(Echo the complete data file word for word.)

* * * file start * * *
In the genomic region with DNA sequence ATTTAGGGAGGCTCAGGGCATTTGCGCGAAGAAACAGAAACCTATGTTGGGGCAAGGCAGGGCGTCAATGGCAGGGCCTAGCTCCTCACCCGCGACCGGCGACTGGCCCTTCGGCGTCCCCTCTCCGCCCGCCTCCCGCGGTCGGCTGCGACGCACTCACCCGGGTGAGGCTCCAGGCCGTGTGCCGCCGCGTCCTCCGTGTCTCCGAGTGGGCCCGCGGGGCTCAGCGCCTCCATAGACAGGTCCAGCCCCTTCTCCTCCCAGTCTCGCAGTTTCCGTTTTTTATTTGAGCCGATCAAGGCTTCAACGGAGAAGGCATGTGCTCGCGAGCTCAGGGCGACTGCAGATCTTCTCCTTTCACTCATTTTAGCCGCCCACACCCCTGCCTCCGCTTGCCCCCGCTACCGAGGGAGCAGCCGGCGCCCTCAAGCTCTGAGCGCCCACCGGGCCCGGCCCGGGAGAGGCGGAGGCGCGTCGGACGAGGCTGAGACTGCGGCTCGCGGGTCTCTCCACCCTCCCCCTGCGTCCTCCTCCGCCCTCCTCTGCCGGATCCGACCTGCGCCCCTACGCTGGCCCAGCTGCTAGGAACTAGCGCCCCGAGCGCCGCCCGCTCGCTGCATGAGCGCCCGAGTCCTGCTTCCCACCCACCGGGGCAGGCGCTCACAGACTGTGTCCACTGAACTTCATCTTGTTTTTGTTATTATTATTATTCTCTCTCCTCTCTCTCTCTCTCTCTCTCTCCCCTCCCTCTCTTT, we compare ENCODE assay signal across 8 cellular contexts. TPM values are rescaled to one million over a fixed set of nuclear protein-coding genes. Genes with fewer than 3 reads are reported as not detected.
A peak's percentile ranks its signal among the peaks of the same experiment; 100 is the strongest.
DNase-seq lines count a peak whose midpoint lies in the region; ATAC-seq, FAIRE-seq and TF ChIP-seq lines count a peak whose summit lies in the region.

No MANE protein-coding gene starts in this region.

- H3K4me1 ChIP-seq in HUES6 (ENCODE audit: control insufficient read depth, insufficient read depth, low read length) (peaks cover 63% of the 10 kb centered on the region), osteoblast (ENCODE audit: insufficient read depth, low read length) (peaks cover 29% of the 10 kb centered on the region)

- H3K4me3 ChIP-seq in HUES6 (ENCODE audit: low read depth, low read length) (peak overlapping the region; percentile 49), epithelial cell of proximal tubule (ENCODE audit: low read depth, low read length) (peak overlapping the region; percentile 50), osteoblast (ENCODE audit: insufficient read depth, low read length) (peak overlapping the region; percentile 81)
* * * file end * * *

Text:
In the genomic region with DNA sequence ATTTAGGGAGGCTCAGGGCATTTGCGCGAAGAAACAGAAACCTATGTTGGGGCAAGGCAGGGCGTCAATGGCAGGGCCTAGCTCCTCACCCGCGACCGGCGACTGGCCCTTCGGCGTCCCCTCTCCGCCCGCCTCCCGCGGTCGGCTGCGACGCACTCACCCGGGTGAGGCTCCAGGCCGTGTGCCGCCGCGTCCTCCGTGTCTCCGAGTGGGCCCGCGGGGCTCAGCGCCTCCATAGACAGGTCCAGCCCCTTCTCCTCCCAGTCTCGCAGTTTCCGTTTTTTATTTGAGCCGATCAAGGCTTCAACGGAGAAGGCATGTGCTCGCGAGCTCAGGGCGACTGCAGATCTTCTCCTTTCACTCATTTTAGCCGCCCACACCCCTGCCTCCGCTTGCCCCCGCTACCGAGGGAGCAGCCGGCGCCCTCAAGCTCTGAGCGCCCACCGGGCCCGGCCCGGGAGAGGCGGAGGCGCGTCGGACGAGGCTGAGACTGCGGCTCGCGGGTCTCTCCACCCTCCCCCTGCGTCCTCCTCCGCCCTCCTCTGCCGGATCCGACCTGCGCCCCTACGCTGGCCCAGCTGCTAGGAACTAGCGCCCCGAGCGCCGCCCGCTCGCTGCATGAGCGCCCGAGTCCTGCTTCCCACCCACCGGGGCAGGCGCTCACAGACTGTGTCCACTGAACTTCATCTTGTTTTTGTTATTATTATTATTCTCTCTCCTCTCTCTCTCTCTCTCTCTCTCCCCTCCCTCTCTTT, we compare ENCODE assay signal across 8 cellular contexts. TPM values are rescaled to one million over a fixed set of nuclear protein-coding genes. Genes with fewer than 3 reads are reported as not detected.
A peak's percentile ranks its signal among the peaks of the same experiment; 100 is the strongest.
DNase-seq lines count a peak whose midpoint lies in the region; ATAC-seq, FAIRE-seq and TF ChIP-seq lines count a peak whose summit lies in the region.

No MANE protein-coding gene starts in this region.

- H3K4me1 ChIP-seq in HUES6 (ENCODE audit: control insufficient read depth, insufficient read depth, low read length) (peaks cover 63% of the 10 kb centered on the region), osteoblast (ENCODE audit: insufficient read depth, low read length) (peaks cover 29% of the 10 kb centered on the region)

- H3K4me3 ChIP-seq in HUES6 (ENCODE audit: low read depth, low read length) (peak overlapping the region; percentile 49), epithelial cell of proximal tubule (ENCODE audit: low read depth, low read length) (peak overlapping the region; percentile 50), osteoblast (ENCODE audit: insufficient read depth, low read length) (peak overlapping the region; percentile 81)